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Anna Louise Komorny

Mrs. Komorny

Anna Louise Komorny, age 98, of Brandon, Florida, passed away on Friday, July 5, 2019, at her daughter’s home with her loving family by her side. She was formerly of Johnstown, Waterloo, Perth, Gloversville, and Wilton Commons Senior Apartments in Gansevoort.

She was born on September 23, 1920, in Tacoma, Washington, a daughter of the late Andrew Jacobsen and Olive Larsen Jacobsen.

Anna was a factory worker during World War II. After she relocated to Fulton County, she was a homemaker and employed at Jules Garfalls in Johnstown. Mrs. Komorny was of the Catholic faith, a believer of Jesus Christ as her Savior and a communicant of the former St. Anthony’s Church. She was active in Johnstown Senior Citizens, and Bowling League. She enjoyed sewing, gardening and crocheting.

She is survived by one son Paul E. Komorny of Middle Grove; three daughters, Mary Alice Wells of Brandon, Florida, Louise Irene Albanese of Johnstown and Carolyn Ann Finkle of Scotia; twelve grandchildren; ten great-grandchildren; one great-great-granddaughter; and several nieces and nephews.

She was predeceased by her husband, Edward P. Komorny; two siblings; daughter-in-law, Patricia Komorny; and son-in-law, Gregory Albanese.

Visitation for family and friends will be on Friday, July 12, 2019, from 6 p.m. to 8 p.m. at the A.G. Cole Funeral Home Inc., 215 E. Main Street, Johnstown.

A Mass of Christian burial will be celebrated at 10 a.m. on Saturday, July 13, 2019, at Holy Trinity Church, Glebe Street, Johnstown, New York, with the Rev. Matthew Wetsel as celebrant.

Interment will be in St. Anthony’s Cemetery, Johnstown immediately following the Mass.

Contributions in her memory may be made to the Disabled American Veterans Memorial Program, P.O. Box 14301, Cincinnati, OH 45250-0301.

Condolences to the family may be made online by visiting our website at www.agcolefuneralhome.com.

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Living Their Dream, One Cookie At A Time

TAMPA, Fla. — It takes patience to bake cookies from scratch.

Brandon Lucante and Cassie Aran have brought their cookie franchise to Tampa Cookie Munchers is located at 11842 Bruce B. Downs Blvd. near USF

Luckily, Brandon Lucante and Cassie Aran have plenty of patience.

“We’ve fallen on our face so many times! Entrepreneurship is like you run, you fall, you get back up,” said Aran.

It’s what drives their business, Cookie Munchers— a late night spot that satisfies the sweet tooth.

“There was just an idea that sparked up one day,” said Lucante.

They were college students at Rowan University in Glassboro, New Jersey.

“And the next morning, we woke up and were like, ‘Oh yeah, what’s that cookie thing we were thinking about?’ And we kind of just developed it further from there,” said Lucante.

What comes out is a giant cookie, but it’s what went into them that makes the final product all the more satisfying.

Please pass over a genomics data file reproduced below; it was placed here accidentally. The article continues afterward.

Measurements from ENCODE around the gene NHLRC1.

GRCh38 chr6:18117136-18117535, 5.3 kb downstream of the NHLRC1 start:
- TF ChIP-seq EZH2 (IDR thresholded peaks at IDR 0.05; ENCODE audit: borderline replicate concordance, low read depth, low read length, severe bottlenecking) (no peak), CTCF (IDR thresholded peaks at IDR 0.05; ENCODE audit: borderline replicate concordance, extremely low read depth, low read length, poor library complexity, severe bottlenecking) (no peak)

“Once our apartment was up, we were like well we can either use the little bit of money that we have to get an apartment again or we can start a business with it and live in our car for a little while until it’s on its feet,” said Aran.

Fresh out of college, and homeless.

They called hundreds of restaurants in Glassboro until one finally agreed to let them use the kitchen during their off hours.

“I remember one of the first customers was like, ‘Yeah, I don’t know where this is or how this happened or where this cookies come from but it seems like magic and I love it!” said Lucante.

And now, the cookie magic is here in Tampa.

The cookies are huge.

And Lucante and Aran say that’s not an accident.

Because each cookie reminds them how important it is to dream big, and they hope it reminds others too.

“You work your butt off and you achieve it, great! Good for you! You come to cookie munchers and you get a big cookie because you dreamt big and you deserve it,” said Lucante.

Cookie Munchers is open Sunday through Tuesday from 1 pm until 1:30 am, and Wednesday through Saturday from 1 pm until 3:30 am.

Delivery is open during all operating hours.

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Elton John, Heart & More Playing Soon Near Brandon

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BRANDON, FL — New and exciting events are coming to the Brandon area all the time. Whether you’re looking to attend a concert or sporting event, theater performance or magic show, Patch’s partnership with TicketNetwork has you covered. Here’s your weekly roundup of the top big-name shows coming up near you.

Want to check out more great events in your area? Click here to find local tickets. (Pro tip: Enter the promo code "PatchTickets10" at checkout to get 10 percent off!)

CONCERTS | POP / ROCK

When: Monday, Nov 4, 2019 | 8:00 pmWhere: Amalie Arena, Tampa, FLPrice: $705 and up

CONCERTS | POP / ROCK

When: Saturday, Aug 17, 2019 | 7:00 pmWhere: MidFlorida Credit Union Amphitheatre At The Florida State Fairgrounds, Tampa, FLPrice: $21 and up

SPORTS | BASEBALL

Subscribe

When: Friday, Jul 19, 2019 | 7:10 pmWhere: Tropicana Field, St. Petersburg, FLPrice: $13 and up

CONCERTS | POP / ROCK

When: Friday, Nov 15, 2019 | 8:00 pmWhere: Mahaffey Theater At The Progress Energy Center, St. Petersburg, FLPrice: $74 and up

THEATER | MUSICAL / PLAY

Aladdin
When: Thursday, Dec 19, 2019 | 7:30 pmWhere: Carol Morsani Hall – The Straz Center, Tampa, FLPrice: $149 and up